a larger diameter transparent tube concentrically positioned around said outer section of said first tube and extending generally from a lower end of said outer section of said first tube toward said intermediate portion of said first tube, wherein said first tube extends through an upper end of said transparent tube; and
an indicator fluid in said bladder and said first tube, wherein a lower end of said outer section of said first tube is open to an interior of said transparent tube and said indicator fluid is free to flow in a gap between said first tube and said transparent tube, said indicator fluid automatically rising in said transparent tube to a level adapted to be about equal to a level of said liquid in said tank.
8. The liquid level gauge of claim 7, wherein said inner section of said first tube is detachably connected to said outer section by a connector for facilitating installation in said tank.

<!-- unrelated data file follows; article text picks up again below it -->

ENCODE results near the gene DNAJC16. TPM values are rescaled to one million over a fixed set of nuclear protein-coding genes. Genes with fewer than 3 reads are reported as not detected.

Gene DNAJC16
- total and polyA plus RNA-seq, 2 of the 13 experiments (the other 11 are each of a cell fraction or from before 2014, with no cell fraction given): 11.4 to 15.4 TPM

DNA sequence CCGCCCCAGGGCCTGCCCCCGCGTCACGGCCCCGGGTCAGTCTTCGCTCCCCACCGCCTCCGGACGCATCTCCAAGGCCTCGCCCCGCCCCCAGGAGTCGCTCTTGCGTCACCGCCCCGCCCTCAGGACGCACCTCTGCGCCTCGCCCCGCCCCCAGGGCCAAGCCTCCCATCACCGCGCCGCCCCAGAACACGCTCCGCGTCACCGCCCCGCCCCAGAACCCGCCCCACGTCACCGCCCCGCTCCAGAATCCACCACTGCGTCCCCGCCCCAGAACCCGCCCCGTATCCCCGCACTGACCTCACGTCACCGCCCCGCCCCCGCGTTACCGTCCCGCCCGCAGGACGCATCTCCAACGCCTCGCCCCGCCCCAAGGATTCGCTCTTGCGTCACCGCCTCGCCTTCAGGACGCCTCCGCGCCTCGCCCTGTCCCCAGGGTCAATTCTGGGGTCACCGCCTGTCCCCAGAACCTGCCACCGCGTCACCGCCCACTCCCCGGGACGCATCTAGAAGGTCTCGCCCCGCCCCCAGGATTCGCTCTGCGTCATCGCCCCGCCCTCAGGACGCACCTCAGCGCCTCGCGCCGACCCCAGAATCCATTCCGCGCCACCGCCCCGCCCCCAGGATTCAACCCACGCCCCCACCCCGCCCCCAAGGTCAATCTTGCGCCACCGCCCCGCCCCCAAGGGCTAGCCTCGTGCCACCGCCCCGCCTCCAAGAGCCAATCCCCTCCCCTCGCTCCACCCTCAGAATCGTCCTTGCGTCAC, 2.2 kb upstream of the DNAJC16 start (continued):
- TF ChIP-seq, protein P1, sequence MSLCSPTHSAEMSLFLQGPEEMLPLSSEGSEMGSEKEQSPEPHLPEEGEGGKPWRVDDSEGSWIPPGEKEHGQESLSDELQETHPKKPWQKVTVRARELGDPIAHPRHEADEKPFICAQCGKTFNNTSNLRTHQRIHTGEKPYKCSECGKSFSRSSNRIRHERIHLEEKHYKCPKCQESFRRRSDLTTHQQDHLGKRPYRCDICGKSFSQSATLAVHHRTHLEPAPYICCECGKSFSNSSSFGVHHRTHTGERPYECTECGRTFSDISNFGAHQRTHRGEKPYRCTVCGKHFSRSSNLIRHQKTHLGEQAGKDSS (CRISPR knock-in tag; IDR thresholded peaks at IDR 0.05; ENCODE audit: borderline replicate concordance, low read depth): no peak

9. The liquid level gauge of claim 7, further including an unsealed protective housing around said bladder, and a hole in said housing for equalizing pressure between an interior and an exterior thereof and subjecting said bladder to pressure from said liquid.
10. The liquid level gauge of claim 7, further including food color blended in said indicator fluid for visibility and resistance to fading in direct sunlight.
11. The liquid level gauge of claim 7, further including alcohol blended in said indicator fluid to lower a freezing point of said indicator fluid and help inhibit bacteria growth.
12. The liquid level gauge of claim 7, further including an elongated shroud positioned behind said transparent tube to help prevent said transparent tube from being obscured by any adjacent vegetation.
13. A liquid level gauge for a tank holding a liquid, comprising:
a first tube folded about an intermediate portion to define an inner section and an outer section extending downward from said intermediate portion, wherein said intermediate portion is adapted to be positioned at a top of said tank, said inner section is adapted to be generally positioned in said tank and said outer section is adapted to be generally positioned vertically outside said tank down to about a lower end of said tank, said inner section and said outer section are detachable from each other for facilitating installation in said tank;